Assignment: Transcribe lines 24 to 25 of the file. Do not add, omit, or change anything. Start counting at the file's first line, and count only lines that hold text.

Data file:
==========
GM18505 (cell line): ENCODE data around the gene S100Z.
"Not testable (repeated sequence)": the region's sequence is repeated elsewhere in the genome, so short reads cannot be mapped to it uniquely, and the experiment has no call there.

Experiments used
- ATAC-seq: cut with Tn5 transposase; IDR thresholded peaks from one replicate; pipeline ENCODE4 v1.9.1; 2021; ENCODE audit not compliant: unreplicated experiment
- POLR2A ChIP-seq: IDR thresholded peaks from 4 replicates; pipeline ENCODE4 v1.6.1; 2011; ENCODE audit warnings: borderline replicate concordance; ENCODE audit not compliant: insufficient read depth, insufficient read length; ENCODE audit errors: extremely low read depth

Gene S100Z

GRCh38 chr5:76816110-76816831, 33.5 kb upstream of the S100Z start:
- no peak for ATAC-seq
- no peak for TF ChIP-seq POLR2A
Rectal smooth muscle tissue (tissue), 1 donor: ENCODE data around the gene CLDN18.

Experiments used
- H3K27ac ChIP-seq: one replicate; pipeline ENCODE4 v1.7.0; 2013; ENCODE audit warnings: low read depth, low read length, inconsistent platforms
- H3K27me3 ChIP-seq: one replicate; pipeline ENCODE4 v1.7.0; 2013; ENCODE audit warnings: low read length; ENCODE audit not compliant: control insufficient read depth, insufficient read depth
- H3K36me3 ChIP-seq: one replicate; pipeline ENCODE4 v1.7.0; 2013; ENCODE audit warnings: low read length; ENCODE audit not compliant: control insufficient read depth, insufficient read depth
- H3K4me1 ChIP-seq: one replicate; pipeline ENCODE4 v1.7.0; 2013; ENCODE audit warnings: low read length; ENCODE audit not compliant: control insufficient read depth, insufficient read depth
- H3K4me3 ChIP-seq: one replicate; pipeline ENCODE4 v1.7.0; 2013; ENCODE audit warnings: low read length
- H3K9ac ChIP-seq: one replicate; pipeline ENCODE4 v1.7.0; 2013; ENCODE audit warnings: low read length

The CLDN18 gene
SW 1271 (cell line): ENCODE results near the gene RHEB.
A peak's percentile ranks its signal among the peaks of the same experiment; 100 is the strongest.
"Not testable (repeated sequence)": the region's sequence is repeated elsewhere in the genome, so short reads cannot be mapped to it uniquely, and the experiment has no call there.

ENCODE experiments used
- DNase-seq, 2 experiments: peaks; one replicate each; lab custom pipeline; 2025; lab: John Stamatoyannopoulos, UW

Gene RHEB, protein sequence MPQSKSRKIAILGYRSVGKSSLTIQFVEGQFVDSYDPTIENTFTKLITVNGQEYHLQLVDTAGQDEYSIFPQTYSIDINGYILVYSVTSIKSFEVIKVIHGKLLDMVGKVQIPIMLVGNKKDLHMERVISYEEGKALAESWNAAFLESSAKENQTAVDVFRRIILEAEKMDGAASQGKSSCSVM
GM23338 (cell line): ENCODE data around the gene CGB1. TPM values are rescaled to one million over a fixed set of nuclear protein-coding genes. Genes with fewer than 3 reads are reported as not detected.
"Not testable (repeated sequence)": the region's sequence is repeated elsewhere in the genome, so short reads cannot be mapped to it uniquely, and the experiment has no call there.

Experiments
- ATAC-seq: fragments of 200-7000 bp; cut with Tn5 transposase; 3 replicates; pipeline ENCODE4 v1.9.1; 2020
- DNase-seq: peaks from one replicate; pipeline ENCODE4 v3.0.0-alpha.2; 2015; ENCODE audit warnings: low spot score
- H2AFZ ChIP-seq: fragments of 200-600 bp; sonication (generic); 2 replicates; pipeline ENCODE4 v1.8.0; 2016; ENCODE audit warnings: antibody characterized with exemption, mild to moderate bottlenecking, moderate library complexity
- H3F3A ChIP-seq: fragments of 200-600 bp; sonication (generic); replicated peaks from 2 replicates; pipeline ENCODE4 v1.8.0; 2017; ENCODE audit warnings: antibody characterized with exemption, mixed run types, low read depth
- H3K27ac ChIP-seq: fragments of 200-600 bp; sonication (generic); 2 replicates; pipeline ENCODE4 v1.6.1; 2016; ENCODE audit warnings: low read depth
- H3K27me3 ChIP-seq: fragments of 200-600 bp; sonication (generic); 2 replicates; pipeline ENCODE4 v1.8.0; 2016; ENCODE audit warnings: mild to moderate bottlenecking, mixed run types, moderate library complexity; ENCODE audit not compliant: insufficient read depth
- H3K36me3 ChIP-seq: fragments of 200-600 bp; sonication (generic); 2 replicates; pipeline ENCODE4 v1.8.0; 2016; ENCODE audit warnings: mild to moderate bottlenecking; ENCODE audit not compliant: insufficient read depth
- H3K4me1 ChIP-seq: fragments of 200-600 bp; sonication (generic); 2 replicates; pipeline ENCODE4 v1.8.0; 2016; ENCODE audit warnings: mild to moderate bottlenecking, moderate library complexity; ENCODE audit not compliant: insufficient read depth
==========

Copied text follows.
Gene RHEB, protein sequence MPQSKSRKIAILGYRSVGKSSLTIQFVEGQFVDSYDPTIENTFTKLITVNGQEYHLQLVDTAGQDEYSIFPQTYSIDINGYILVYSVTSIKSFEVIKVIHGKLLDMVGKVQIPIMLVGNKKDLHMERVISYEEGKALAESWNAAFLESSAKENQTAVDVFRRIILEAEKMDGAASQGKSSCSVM
GM23338 (cell line): ENCODE data around the gene CGB1. TPM values are rescaled to one million over a fixed set of nuclear protein-coding genes. Genes with fewer than 3 reads are reported as not detected.